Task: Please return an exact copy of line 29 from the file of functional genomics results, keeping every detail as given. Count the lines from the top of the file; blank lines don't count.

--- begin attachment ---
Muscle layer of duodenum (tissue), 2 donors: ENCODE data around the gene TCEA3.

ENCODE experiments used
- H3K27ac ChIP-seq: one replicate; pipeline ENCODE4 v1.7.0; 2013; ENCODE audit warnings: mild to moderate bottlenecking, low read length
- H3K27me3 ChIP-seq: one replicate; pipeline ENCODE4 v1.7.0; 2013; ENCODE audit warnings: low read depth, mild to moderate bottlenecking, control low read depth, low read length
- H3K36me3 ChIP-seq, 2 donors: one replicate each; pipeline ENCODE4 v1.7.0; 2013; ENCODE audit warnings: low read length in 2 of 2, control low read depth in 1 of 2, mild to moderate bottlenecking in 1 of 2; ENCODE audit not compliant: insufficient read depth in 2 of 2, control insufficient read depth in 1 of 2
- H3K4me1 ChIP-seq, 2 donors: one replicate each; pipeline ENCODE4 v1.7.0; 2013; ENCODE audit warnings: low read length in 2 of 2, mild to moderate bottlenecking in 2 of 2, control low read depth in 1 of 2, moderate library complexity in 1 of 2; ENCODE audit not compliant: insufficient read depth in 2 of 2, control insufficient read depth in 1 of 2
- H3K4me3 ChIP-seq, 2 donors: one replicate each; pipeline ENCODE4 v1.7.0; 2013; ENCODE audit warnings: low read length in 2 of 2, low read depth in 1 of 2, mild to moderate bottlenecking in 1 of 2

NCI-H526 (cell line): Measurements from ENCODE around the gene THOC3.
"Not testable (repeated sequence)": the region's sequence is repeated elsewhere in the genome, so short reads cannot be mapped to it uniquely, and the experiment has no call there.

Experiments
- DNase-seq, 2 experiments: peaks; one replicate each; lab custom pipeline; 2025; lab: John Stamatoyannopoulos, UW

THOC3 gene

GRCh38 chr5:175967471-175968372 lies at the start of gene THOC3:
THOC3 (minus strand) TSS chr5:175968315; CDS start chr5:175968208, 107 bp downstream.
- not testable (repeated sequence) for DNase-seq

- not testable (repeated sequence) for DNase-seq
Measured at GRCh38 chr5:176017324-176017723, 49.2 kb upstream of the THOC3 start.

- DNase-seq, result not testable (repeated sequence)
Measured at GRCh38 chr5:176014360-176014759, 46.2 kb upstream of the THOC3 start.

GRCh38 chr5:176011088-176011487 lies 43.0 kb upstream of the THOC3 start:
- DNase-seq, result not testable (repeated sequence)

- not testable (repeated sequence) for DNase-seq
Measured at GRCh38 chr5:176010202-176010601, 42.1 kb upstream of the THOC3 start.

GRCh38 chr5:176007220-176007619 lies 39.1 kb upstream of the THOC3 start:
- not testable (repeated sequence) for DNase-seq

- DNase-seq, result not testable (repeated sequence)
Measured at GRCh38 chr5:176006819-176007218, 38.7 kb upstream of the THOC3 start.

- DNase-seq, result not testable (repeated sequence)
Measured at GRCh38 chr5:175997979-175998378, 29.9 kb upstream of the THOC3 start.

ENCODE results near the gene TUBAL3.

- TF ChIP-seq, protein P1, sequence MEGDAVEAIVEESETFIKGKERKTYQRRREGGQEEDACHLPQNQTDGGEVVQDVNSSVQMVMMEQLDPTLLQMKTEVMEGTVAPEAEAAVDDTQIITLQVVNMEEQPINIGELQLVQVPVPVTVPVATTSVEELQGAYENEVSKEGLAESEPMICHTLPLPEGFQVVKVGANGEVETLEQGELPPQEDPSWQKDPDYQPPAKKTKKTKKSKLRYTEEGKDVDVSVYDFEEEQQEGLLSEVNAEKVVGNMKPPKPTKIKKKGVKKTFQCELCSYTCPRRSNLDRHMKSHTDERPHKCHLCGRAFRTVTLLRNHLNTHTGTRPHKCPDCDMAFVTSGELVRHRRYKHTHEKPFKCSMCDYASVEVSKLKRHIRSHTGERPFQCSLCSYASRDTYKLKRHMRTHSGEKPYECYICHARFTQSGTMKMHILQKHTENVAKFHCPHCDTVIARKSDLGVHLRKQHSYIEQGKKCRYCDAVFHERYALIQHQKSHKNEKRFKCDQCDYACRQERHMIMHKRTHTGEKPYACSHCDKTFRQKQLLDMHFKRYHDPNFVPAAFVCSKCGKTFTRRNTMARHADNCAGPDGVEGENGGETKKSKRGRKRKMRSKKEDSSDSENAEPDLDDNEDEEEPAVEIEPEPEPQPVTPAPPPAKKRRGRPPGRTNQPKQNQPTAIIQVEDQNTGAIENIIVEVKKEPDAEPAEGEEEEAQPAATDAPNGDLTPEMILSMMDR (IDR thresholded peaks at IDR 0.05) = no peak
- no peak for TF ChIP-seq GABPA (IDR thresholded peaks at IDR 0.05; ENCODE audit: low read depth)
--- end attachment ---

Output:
Measured at GRCh38 chr5:175997979-175998378, 29.9 kb upstream of the THOC3 start.